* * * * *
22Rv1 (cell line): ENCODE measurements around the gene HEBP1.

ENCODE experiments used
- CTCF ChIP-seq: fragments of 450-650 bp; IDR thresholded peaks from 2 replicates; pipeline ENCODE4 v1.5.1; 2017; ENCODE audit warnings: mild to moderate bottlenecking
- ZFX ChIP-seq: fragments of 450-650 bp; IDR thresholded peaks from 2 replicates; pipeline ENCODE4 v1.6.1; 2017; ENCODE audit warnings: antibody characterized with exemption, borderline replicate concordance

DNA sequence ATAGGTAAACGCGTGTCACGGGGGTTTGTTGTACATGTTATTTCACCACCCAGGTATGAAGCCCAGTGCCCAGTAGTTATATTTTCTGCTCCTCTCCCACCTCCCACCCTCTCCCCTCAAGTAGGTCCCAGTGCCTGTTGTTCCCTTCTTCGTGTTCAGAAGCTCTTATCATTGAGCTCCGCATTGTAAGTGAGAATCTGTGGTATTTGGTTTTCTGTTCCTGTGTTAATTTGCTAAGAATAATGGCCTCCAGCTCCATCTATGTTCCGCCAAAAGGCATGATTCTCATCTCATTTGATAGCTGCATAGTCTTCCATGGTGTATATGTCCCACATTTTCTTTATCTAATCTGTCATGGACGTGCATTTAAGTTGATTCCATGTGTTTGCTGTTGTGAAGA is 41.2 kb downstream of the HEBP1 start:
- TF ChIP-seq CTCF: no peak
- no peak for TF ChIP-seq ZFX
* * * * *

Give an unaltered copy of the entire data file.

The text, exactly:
22Rv1 (cell line): ENCODE measurements around the gene HEBP1.

ENCODE experiments used
- CTCF ChIP-seq: fragments of 450-650 bp; IDR thresholded peaks from 2 replicates; pipeline ENCODE4 v1.5.1; 2017; ENCODE audit warnings: mild to moderate bottlenecking
- ZFX ChIP-seq: fragments of 450-650 bp; IDR thresholded peaks from 2 replicates; pipeline ENCODE4 v1.6.1; 2017; ENCODE audit warnings: antibody characterized with exemption, borderline replicate concordance

DNA sequence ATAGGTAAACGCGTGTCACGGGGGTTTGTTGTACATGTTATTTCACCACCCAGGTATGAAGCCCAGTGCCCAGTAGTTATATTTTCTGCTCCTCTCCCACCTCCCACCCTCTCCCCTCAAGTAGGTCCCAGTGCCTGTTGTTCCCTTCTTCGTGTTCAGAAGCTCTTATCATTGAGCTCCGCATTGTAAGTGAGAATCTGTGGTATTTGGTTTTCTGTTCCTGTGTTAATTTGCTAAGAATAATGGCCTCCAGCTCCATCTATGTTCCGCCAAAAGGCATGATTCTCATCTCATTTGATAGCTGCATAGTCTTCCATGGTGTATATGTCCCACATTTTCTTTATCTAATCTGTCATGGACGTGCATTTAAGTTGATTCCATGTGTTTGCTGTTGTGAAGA is 41.2 kb downstream of the HEBP1 start:
- TF ChIP-seq CTCF: no peak
- no peak for TF ChIP-seq ZFX